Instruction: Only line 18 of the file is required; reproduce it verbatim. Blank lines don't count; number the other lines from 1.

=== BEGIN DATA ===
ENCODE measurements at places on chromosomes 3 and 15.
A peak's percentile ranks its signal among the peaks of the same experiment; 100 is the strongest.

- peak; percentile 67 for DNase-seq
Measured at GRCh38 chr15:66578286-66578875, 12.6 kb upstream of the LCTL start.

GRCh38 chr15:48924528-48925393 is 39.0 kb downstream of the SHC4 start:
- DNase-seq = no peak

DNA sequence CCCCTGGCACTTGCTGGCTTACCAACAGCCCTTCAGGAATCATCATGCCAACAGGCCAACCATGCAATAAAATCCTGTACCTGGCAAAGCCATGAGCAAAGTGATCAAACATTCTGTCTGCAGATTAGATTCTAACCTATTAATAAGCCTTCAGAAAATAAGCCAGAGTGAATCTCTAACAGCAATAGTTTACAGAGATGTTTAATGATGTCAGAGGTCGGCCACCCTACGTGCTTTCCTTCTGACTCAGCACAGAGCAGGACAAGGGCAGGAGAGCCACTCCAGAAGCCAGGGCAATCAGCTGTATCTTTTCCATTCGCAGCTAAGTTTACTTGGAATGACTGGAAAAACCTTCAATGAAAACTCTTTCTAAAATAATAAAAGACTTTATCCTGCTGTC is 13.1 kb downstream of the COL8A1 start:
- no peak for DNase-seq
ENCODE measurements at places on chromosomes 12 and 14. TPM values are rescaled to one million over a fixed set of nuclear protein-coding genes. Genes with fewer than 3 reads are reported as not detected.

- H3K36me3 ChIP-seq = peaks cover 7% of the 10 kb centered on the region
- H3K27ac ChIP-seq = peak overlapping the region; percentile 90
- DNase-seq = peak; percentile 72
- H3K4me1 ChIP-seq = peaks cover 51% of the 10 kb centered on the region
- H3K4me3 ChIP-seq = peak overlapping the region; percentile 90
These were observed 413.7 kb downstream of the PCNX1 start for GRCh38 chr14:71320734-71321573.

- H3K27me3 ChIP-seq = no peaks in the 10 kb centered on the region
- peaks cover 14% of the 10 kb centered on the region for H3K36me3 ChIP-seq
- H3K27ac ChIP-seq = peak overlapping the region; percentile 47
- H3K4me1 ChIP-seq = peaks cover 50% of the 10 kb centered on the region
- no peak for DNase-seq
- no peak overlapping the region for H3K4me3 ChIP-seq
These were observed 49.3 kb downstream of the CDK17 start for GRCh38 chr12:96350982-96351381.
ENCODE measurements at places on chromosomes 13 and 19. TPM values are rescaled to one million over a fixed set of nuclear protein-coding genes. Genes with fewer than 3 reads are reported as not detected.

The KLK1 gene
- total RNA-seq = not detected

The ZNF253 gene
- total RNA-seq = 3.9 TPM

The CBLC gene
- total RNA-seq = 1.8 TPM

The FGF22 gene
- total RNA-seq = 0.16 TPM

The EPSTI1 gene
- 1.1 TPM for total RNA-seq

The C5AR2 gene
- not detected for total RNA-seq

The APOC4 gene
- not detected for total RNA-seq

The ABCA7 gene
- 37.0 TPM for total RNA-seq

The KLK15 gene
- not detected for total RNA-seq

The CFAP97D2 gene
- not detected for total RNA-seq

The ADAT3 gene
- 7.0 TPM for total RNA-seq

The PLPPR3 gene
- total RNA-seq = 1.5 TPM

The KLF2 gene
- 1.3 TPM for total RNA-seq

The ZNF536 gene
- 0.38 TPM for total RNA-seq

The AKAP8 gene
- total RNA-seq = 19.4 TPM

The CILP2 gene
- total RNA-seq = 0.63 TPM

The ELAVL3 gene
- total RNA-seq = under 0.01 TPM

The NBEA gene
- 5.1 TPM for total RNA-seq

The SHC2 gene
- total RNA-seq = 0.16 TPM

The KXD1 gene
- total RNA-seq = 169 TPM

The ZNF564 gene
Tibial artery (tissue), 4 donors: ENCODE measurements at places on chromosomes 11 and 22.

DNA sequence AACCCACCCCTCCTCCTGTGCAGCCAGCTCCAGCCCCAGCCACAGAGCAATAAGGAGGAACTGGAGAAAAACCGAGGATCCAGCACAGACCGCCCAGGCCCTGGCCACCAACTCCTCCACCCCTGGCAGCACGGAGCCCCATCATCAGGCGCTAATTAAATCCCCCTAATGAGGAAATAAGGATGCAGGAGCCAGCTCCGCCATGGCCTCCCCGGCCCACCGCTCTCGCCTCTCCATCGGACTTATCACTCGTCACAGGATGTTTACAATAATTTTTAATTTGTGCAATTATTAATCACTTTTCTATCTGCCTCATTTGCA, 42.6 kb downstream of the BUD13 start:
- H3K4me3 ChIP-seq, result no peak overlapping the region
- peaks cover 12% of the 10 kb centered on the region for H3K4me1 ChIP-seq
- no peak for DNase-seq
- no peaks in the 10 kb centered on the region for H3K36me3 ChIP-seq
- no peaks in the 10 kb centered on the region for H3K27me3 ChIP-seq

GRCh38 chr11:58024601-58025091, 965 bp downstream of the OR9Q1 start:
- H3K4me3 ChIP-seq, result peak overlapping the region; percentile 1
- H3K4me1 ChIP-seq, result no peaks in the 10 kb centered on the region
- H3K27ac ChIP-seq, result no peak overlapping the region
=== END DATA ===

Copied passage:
- H3K27ac ChIP-seq = peak overlapping the region; percentile 47